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General Synod now won’t meet formally until April

20 January 2021

Geoff Crawford/Church Times

General Synod members gather in Church House, Westminster, at a meeting in February 2020, the last to have been held in person before the pandemic hit

General Synod members gather in Church House, Westminster, at a meeting in February 2020, the last to have been held in person before the pandemic hit

THE next formal meeting of the General Synod of the Church of England, due to take place on the last weekend in February, has been postponed until April, owing to the current lockdown. There will, however, be an informal meeting held remotely on Saturday 27 February.

A full timetable for the original February sessions, usually held in Church House, Westminster, had been published before the current lockdown. It included measures and debates on safeguarding, Vision and Strategy, International Religious Freedom, and a report from the Archbishops’ Commission on Housing.

An announcement from Church House on Wednesday morning said of the one-day informal session in February: “Members will discuss questions including the future shape of the Church in the wake of Covid-19, independent oversight of safeguarding, and proposals by a Commission of the Church of England towards addressing the Housing Crisis.”

A formal session has been planned over two days at the end of April, after Easter, by which time the full lockdown is more likely to have been lifted. This would allow the Synod chairs and staff to legally travel or gather together in Church House to manage formal proceedings, as was the case in November (News, 13 November 2020).

The decision to delay was taken by the officers of Synod: the Archbishops of Canterbury and York, the clergy Prolocutors of Canterbury and York, and the chair and vice-chair of the House of Laity, with the support of the chair of the Synod Business Committee, Canon Sue Booys.

The announcement explained: “It was taken in order to follow the Government’s call for people to stay at home to limit the spread of the coronavirus.”

The Synod would have the opportunity later in the year to “engage in detail” with the recently published resources on human identity, sexuality, relationships, and marriage, Living in Love and Faith, it said. This will presumably be in July, when the full Synod is more likely to be able to meet in person. The summer sessions are usually held residentially at the University of York, although last year the business was postponed to November, and the sessions were held in Church House, Westminster.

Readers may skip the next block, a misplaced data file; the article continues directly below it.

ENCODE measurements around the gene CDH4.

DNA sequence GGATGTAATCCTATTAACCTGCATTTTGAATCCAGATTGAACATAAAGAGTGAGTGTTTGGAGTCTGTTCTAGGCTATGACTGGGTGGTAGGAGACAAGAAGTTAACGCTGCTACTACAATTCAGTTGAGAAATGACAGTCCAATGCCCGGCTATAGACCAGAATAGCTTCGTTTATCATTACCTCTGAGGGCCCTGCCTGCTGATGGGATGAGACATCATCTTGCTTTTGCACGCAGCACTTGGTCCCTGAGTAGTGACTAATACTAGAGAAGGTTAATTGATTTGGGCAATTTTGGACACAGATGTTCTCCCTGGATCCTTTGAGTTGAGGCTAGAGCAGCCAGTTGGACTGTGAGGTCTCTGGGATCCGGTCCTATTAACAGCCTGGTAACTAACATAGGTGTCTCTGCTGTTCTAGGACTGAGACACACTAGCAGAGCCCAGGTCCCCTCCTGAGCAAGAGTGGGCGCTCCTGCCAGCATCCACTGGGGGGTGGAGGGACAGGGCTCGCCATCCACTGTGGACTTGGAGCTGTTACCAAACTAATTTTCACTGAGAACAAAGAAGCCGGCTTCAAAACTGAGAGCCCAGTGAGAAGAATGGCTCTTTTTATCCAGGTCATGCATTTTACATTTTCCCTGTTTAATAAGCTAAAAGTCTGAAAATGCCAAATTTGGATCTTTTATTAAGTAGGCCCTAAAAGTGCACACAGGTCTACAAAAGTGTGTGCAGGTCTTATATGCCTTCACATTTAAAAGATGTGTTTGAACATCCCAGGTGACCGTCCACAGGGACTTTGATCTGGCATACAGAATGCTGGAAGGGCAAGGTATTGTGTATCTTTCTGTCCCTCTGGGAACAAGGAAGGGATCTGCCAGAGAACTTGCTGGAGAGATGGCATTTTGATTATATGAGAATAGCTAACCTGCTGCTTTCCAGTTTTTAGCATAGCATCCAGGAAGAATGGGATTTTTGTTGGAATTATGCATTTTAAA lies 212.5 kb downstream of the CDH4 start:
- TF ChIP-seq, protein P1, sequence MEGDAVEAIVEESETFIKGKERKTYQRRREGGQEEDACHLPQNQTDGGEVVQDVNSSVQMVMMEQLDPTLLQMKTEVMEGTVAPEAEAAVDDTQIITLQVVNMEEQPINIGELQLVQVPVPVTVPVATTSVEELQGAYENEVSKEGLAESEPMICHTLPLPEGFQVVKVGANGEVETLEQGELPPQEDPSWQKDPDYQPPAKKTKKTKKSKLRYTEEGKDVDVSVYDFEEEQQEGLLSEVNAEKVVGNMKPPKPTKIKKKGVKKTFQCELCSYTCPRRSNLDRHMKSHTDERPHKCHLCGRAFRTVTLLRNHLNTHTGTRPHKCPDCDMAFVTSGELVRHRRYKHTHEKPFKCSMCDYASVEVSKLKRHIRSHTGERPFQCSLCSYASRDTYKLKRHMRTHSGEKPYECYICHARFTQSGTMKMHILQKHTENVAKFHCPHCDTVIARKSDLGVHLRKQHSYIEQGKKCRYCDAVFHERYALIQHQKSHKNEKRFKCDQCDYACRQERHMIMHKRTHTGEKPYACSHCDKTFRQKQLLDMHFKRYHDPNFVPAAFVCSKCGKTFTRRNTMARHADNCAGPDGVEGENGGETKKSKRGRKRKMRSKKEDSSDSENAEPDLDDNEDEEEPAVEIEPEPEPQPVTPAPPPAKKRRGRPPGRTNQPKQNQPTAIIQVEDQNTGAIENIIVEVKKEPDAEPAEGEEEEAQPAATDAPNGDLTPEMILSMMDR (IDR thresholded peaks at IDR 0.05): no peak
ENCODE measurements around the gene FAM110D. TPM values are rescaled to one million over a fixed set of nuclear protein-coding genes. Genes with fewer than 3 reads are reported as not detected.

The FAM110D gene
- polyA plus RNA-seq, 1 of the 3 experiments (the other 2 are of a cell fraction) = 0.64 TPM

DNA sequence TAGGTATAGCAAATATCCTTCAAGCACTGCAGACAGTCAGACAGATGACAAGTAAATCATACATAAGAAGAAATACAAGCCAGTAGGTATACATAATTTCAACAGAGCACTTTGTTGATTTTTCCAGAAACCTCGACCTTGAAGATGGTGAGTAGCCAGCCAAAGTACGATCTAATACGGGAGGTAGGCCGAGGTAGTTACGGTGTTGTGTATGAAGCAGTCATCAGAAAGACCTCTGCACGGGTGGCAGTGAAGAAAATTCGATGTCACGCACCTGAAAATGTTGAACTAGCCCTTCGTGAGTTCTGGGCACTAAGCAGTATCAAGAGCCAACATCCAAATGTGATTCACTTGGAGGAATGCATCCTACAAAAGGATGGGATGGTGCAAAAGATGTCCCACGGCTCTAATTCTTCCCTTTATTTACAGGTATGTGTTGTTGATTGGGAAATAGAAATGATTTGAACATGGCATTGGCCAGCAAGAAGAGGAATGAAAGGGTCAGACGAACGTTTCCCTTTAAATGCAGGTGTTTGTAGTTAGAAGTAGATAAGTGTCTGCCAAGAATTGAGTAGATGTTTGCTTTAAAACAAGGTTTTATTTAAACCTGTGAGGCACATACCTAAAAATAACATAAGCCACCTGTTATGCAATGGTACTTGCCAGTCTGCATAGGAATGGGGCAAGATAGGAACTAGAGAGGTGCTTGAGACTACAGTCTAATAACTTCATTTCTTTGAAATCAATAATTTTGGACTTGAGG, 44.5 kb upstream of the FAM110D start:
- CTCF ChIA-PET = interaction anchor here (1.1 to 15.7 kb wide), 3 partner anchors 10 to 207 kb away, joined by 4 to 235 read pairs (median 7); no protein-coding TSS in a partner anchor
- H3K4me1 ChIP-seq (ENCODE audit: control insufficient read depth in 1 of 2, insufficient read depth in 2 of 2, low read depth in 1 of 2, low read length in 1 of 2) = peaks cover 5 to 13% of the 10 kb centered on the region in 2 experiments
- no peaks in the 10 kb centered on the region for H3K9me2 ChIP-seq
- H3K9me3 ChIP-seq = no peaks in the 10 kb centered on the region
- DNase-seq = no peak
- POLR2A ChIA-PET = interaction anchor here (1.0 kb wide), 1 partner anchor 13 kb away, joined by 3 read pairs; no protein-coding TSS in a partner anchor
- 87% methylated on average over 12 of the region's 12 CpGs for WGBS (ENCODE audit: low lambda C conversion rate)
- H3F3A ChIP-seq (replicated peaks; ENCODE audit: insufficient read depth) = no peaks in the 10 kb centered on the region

The Prolocutor of Canterbury, Canon Simon Butler, said: “Clearly the Covid-19 situation needs to improve before we can ask staff and chairs of Synod to gather together or travel anywhere safely. What matters most is that we do the essential business we need to in the coming months and we all can hope that this will be much safer after Easter.”

The Chair of the House of Laity, Dr Jamie Harrison, said: “Deciding to change the focus of what we can achieve through a virtual Synod has not been easy. However, as a medical doctor, I am acutely aware of the need to keep us all safe, not least when I think about our excellent Synod staff and chairs.”

Canon Booys said: “The February meeting will be focusing on looking ahead to the aftermath of the pandemic and how the Church can help our communities recover. I look forward to a formal session at the end of April when we can address some key remaining legislative business prior to July.”

The House of Bishops, which met remotely on Tuesday, discussed the “seriousness” of the Covid-19 crisis, as well as the future manner of celebrating holy communion, given that half of all the churches are now closed and many of them are holding services online.

A note published on Wednesday said: “The House affirmed it would be premature to make decisions on the eucharist in a digital medium and the administration and reception of Holy Communion, particularly in a time of national pandemic and resolved to undertake further theological and liturgical study and discussion on these issues over the coming months.”

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